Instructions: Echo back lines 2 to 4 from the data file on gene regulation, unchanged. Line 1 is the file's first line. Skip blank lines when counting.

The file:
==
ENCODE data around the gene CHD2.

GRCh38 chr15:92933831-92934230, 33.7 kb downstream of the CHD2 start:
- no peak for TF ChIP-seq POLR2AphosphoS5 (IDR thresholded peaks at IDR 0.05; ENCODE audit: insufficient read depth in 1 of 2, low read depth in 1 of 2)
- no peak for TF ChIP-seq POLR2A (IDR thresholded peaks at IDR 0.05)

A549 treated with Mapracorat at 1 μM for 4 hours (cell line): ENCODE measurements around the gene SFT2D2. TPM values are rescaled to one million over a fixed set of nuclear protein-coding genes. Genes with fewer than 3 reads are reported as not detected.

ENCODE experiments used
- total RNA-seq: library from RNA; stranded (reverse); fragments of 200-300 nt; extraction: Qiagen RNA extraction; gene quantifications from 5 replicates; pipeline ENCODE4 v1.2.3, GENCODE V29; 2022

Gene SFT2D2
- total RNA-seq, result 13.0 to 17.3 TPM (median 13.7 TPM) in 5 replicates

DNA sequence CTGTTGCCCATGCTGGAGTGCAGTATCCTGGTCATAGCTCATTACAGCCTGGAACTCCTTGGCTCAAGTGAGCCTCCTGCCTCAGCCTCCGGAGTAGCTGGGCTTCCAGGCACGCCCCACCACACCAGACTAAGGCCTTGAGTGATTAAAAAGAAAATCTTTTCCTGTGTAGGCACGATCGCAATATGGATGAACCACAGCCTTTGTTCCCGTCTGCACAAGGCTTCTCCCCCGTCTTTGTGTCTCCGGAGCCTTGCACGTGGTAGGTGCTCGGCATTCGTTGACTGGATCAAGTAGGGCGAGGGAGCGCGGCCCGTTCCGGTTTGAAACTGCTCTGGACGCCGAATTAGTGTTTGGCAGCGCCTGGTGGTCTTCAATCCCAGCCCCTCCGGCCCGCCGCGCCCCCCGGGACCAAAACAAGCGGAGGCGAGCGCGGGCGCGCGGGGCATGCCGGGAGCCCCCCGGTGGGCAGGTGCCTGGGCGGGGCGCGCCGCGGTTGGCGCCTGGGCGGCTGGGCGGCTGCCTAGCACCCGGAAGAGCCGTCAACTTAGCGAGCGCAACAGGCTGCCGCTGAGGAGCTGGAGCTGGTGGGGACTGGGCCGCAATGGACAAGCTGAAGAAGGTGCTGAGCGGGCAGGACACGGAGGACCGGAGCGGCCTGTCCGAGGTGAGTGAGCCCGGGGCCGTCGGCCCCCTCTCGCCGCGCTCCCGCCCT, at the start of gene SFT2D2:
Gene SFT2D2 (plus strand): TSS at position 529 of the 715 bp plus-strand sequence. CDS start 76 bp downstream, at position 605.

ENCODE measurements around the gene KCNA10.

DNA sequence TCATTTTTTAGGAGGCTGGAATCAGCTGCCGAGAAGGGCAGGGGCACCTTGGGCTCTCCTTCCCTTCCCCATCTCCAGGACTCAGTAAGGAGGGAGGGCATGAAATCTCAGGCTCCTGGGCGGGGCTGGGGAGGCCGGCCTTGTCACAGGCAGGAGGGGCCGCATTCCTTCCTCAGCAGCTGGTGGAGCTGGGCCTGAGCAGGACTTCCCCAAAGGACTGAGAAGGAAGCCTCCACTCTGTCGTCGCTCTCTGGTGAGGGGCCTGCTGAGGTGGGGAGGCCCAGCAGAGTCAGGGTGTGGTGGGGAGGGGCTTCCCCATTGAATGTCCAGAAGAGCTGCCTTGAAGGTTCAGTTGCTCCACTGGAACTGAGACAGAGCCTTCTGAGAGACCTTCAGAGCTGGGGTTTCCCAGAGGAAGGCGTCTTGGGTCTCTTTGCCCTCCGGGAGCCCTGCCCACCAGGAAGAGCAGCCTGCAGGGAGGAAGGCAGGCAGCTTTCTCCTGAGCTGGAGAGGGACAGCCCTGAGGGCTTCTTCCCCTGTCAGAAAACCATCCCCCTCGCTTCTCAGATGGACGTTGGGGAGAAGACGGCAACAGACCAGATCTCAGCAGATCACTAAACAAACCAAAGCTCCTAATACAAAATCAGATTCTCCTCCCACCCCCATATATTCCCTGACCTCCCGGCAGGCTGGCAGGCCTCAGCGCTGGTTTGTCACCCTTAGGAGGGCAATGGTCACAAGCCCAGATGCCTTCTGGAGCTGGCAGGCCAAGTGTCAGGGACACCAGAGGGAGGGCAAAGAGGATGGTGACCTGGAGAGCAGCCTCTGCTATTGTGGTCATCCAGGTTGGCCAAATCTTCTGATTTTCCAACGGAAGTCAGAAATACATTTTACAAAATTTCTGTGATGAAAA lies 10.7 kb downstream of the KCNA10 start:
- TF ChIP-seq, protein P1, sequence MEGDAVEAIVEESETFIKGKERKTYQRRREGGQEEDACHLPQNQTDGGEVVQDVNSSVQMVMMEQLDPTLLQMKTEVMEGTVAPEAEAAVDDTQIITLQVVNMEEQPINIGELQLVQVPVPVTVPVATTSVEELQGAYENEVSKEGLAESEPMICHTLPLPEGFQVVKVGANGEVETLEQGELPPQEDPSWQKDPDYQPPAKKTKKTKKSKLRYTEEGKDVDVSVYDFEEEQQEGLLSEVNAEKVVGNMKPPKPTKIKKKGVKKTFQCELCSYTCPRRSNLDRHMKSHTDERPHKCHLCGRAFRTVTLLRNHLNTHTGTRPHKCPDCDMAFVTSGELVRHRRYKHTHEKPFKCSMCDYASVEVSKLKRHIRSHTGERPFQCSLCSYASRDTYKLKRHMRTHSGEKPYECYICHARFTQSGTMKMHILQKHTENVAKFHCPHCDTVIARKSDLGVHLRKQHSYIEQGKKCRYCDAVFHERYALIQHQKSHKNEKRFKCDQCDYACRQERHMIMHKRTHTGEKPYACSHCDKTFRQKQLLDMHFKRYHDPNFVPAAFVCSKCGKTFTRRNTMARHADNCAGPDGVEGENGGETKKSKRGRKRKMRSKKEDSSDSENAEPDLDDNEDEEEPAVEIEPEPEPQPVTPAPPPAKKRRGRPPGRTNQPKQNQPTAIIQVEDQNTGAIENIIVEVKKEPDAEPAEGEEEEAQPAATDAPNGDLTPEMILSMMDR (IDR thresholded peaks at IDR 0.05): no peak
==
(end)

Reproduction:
GRCh38 chr15:92933831-92934230, 33.7 kb downstream of the CHD2 start:
- no peak for TF ChIP-seq POLR2AphosphoS5 (IDR thresholded peaks at IDR 0.05; ENCODE audit: insufficient read depth in 1 of 2, low read depth in 1 of 2)
- no peak for TF ChIP-seq POLR2A (IDR thresholded peaks at IDR 0.05)